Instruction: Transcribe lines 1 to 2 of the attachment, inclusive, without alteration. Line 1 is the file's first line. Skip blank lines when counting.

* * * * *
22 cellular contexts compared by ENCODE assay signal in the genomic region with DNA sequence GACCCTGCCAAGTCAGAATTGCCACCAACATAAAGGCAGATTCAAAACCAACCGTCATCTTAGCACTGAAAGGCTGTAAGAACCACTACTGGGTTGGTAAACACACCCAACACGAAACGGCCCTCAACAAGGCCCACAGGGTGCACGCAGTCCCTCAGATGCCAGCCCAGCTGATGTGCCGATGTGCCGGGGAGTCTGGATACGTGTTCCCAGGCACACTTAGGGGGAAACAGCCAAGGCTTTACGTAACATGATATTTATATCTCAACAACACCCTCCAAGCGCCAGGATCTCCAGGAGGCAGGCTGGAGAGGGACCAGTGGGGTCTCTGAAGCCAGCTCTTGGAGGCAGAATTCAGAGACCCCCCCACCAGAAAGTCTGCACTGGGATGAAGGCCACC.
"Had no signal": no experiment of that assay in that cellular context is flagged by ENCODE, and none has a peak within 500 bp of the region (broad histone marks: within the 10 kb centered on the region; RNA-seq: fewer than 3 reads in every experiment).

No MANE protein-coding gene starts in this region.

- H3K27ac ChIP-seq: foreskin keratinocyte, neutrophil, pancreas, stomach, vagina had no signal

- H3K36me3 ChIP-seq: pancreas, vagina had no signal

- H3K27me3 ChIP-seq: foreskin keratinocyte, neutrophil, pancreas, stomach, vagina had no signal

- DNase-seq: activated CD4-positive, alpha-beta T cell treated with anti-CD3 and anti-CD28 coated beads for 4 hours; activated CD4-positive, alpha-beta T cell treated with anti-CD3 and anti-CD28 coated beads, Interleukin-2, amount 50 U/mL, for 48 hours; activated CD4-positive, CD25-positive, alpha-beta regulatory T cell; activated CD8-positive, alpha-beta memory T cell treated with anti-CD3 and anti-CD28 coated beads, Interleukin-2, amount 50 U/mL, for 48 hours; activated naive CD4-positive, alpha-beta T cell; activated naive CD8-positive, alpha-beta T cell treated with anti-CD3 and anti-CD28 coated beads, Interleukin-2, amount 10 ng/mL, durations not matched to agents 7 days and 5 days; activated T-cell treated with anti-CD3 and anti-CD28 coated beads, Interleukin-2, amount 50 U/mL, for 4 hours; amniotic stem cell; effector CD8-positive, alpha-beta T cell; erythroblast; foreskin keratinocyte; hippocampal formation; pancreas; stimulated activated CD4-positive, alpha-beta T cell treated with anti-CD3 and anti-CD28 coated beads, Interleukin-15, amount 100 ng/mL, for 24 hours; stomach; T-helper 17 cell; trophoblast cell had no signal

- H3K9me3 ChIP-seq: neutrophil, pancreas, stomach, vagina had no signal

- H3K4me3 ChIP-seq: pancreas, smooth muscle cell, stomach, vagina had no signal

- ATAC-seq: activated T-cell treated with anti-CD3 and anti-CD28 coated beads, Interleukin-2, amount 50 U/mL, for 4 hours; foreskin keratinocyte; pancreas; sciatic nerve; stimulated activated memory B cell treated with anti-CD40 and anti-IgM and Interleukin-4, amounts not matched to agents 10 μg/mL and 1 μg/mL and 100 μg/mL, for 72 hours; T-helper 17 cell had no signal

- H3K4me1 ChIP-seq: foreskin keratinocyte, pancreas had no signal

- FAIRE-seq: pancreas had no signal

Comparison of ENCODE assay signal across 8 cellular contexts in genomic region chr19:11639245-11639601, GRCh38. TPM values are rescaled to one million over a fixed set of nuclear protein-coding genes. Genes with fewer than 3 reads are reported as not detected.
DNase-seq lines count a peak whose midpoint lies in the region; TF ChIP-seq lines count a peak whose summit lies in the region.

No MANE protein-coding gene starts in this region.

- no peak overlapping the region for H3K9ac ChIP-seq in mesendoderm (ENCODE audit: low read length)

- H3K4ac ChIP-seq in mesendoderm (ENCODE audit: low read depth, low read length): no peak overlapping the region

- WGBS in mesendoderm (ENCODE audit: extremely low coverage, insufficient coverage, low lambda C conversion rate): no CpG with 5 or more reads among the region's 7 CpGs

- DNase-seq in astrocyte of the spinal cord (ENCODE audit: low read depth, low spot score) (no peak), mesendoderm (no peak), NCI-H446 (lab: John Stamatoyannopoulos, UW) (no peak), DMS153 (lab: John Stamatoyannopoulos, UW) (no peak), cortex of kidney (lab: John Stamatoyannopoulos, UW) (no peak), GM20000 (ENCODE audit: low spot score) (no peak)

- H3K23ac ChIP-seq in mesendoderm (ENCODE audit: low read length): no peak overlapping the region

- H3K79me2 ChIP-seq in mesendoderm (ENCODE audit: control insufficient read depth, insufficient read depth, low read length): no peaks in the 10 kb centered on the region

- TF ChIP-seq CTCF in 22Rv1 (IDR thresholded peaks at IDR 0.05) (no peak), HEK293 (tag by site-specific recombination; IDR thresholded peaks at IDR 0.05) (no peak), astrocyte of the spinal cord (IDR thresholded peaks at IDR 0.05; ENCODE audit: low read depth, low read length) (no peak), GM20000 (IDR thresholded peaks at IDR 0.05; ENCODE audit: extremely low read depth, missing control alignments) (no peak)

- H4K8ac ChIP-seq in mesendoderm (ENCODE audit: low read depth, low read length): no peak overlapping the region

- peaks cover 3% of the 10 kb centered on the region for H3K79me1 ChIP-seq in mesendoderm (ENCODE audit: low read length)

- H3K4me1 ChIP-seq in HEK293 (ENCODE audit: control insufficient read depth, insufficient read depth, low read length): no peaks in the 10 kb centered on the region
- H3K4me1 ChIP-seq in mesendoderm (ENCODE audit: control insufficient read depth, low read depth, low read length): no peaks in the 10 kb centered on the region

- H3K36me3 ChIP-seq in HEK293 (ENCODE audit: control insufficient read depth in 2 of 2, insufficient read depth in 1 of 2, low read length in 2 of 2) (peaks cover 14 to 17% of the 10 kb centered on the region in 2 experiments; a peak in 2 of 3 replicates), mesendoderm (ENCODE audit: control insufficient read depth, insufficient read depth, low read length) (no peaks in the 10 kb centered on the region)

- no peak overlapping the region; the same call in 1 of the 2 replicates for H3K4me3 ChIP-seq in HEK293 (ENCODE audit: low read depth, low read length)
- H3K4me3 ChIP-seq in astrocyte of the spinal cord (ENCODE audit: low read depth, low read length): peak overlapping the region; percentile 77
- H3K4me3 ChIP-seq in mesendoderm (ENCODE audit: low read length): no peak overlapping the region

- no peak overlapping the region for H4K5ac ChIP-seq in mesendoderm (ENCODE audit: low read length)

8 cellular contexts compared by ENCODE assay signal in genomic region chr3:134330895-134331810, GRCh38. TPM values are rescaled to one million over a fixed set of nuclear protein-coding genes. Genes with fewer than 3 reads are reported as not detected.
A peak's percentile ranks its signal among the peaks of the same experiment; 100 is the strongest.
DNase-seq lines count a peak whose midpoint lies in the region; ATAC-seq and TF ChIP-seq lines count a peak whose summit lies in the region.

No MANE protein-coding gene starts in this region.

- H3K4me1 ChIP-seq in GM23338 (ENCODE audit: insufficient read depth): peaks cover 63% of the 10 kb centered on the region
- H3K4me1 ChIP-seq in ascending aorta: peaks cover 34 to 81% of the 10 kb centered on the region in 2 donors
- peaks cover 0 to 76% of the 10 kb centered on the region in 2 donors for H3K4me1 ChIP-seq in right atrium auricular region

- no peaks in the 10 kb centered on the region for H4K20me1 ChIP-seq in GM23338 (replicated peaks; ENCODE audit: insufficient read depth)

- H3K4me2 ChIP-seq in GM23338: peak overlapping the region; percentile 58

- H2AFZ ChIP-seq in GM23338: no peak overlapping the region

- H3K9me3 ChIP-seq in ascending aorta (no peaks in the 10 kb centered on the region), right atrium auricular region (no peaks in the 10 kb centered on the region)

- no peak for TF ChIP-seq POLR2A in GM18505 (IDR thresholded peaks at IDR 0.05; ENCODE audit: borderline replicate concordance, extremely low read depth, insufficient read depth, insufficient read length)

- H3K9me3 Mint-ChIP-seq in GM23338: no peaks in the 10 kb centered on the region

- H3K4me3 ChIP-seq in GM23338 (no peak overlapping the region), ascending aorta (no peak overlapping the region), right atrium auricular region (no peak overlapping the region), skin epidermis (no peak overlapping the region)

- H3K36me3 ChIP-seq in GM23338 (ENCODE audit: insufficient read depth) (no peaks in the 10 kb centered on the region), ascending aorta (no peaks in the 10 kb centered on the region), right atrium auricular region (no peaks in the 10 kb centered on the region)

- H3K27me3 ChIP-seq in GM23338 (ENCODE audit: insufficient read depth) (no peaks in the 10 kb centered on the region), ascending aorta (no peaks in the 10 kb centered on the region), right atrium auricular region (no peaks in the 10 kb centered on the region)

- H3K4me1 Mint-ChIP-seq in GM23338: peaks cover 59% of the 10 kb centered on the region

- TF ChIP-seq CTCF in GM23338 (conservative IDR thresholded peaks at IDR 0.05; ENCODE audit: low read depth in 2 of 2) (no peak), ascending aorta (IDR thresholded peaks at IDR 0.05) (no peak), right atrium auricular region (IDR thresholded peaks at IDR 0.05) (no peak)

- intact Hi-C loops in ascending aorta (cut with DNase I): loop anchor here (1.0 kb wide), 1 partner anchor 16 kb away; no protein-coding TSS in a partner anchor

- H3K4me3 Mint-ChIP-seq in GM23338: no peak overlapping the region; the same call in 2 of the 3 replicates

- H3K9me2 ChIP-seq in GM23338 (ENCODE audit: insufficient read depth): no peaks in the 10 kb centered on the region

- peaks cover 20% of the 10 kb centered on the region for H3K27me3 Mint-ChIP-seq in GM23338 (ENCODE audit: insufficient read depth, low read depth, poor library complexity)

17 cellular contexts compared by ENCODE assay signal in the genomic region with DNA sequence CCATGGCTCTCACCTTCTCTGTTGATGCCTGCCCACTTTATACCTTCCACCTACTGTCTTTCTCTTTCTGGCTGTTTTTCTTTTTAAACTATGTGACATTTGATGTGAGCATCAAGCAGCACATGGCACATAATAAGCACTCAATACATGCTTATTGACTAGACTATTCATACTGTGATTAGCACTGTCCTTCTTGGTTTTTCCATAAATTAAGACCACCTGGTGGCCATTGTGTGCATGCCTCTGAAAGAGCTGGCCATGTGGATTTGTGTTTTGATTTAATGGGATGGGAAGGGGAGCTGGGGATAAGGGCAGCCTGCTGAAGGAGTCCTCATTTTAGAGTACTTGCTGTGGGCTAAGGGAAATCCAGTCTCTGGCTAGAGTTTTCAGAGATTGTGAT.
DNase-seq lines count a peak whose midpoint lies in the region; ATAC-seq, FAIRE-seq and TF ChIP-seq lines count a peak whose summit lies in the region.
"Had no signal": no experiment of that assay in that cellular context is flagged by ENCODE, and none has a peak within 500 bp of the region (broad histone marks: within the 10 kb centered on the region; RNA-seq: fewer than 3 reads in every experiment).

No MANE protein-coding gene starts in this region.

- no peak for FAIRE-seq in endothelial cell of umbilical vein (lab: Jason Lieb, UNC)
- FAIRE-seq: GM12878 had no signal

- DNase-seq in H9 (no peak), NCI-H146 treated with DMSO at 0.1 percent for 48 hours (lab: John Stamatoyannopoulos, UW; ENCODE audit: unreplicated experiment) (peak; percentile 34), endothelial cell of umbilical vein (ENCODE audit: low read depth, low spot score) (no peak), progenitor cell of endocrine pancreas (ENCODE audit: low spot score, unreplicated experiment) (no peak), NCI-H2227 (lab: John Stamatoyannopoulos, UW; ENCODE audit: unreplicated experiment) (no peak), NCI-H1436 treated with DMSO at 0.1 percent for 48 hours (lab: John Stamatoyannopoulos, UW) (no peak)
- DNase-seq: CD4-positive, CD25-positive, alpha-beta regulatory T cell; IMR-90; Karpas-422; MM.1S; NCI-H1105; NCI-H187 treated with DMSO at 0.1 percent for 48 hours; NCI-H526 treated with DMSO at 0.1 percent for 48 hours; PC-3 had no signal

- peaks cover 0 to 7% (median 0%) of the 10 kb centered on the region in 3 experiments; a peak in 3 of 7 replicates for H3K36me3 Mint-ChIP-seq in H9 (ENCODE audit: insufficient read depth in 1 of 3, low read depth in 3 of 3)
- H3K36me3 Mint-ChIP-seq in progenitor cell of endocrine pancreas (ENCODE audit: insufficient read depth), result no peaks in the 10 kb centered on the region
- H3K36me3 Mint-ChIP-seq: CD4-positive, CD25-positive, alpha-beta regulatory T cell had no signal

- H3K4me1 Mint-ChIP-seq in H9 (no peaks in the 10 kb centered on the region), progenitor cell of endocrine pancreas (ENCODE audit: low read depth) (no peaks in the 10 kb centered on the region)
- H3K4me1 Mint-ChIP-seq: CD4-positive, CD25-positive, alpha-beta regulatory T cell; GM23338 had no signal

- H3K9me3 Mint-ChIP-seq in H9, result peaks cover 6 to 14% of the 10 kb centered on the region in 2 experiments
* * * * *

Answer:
22 cellular contexts compared by ENCODE assay signal in the genomic region with DNA sequence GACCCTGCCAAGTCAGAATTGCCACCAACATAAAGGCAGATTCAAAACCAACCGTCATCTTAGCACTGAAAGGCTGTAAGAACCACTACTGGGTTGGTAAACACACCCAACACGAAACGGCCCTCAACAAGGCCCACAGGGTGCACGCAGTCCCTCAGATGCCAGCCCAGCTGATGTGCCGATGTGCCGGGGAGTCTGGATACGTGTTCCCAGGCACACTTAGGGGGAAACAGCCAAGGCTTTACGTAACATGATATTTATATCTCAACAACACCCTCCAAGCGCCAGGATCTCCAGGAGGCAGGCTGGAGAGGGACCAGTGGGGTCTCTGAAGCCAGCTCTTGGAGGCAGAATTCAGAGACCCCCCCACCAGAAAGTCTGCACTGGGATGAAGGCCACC.
"Had no signal": no experiment of that assay in that cellular context is flagged by ENCODE, and none has a peak within 500 bp of the region (broad histone marks: within the 10 kb centered on the region; RNA-seq: fewer than 3 reads in every experiment).